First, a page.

However, in Shin’s works, such dark shadow-like blackness vitalizes this realm of chaos and non-orderliness. Victor Stoichita in his argues that the first reproduction was produced from a shadow. In other words, the birth of artistic representation was from the negative. Plinius in his Naturalis Historia said that painting was first born when an artist drew the borderline of the human shadow in lines. When a painting was first born, it included the absence of body, as the projected form’s existence.
In this sense, the similarity and likeness between shadow and actual object is decisive. The photography is often regarded as an index that designates the physical relevance toward an object. In Shin’s works, blackness encroaches the index, as an allegorical resemblance. As the black squares of Malevich, Shin’s works show her instinct toward anti-representation. Victor Stoichita illustrates how Malevich’s black square was first conceived by the stage curtain. The curtain veils something, instead of representing, yet it enables representation by hanging.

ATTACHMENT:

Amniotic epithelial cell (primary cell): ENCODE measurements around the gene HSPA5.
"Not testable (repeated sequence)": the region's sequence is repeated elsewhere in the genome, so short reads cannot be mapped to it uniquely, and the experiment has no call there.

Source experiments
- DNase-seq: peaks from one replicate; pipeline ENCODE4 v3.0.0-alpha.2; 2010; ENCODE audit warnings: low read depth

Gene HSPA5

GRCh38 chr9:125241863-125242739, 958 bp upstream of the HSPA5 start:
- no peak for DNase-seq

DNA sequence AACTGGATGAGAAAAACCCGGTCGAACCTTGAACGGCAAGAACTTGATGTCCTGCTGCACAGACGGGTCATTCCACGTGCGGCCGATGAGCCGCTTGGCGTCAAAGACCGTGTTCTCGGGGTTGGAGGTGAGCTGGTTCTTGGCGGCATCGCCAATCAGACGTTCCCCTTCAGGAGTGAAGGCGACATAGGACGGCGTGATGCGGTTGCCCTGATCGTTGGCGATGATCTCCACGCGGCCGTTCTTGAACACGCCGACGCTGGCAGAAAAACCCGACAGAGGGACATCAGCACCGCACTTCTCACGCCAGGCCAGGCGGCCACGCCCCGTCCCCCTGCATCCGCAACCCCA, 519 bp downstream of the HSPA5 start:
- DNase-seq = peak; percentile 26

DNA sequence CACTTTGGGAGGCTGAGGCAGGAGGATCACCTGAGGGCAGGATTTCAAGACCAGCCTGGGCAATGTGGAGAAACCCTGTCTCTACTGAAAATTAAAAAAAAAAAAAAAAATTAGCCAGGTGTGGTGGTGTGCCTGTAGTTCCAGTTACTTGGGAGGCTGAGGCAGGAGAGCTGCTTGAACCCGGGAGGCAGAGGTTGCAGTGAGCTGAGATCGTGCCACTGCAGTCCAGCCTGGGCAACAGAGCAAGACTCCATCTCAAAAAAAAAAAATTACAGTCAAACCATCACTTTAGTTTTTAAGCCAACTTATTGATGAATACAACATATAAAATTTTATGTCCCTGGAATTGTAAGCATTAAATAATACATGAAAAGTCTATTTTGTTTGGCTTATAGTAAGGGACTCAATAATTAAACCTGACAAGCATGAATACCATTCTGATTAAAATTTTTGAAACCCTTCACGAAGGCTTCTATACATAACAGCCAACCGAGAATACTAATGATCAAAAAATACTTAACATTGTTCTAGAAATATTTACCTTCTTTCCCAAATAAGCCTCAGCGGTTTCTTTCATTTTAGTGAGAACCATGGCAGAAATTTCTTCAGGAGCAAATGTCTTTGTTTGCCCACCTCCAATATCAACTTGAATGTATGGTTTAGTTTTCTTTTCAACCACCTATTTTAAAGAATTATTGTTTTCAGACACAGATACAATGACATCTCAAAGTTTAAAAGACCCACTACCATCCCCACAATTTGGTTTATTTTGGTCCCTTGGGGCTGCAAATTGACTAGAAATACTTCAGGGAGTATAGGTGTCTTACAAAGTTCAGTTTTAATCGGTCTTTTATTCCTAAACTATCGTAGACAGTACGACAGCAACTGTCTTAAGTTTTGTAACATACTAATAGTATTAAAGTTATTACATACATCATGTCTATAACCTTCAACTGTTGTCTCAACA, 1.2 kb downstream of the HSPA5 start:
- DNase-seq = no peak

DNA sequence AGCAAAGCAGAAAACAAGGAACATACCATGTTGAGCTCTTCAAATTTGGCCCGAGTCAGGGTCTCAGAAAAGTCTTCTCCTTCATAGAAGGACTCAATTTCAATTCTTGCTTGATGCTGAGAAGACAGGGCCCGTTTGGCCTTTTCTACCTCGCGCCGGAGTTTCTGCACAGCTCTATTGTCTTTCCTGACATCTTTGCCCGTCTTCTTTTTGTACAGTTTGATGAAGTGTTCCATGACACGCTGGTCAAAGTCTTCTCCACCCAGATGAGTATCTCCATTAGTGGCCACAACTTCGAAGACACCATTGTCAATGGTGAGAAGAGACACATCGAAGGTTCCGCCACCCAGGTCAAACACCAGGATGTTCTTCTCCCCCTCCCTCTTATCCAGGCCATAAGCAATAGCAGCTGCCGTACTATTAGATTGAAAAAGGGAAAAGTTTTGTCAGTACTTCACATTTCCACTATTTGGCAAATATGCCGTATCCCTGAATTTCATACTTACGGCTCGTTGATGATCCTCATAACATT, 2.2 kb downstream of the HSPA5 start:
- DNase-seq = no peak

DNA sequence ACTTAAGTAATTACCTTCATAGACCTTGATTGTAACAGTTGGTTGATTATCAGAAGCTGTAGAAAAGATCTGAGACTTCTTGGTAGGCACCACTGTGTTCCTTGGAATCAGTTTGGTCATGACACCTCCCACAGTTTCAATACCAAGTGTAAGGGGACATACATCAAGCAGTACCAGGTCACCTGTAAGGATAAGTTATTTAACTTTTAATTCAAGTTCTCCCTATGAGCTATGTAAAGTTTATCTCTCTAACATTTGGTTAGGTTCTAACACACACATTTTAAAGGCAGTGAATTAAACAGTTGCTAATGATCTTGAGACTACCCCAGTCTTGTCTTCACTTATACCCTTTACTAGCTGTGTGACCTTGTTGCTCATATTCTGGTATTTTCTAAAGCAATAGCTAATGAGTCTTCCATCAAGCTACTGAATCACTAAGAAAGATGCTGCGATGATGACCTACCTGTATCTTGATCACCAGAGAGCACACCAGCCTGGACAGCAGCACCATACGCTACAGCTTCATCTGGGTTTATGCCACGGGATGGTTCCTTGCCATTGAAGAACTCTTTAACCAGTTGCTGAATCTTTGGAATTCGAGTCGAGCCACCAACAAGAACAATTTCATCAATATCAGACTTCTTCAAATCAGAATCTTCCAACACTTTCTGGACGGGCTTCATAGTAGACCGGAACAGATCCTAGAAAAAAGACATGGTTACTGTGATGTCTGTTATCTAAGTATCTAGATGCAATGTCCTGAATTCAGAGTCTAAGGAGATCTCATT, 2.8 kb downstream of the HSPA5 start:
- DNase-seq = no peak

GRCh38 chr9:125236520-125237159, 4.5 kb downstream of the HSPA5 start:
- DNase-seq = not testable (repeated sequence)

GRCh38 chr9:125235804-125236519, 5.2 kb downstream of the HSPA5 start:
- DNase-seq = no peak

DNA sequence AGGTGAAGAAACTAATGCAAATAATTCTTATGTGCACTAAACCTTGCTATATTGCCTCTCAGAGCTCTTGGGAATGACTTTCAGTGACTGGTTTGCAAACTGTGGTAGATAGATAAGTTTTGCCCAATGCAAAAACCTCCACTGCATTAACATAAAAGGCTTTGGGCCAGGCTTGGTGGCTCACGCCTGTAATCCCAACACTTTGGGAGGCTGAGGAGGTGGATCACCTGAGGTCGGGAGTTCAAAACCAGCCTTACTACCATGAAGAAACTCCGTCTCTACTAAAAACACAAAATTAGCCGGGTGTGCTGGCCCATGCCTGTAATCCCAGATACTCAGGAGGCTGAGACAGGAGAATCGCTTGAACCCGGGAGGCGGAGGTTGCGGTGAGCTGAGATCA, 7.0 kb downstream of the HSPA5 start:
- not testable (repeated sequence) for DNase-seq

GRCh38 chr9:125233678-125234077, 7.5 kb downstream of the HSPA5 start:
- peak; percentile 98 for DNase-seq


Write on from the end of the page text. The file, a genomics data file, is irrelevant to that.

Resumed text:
The blackness in Shin’s works renders the meaning structures as undutiful and obscure. Previously, those meaning structures enabled representation like some blackness within a black square. Or it could be described as a projected shadow converged with the conventional means of perspective, as of ‘drawing with shadow (Stoichita)’. The medium of photography in the contemporary art became the vanguard of mimesis, yet, the photography dismantles the power of mimesis when it is in its peak. The blackness in Shin’s works resonates mysterious serenity, achieving classical balance, as a platform that restores the hand that shapes manual space rather than a finger that shapes optical space (Deleuze). This in turn restores the wild habitat revived with the ‘the Virtual’, bestowing vitality to weakened painting. 

Seon-yeong LEE (Art Critic)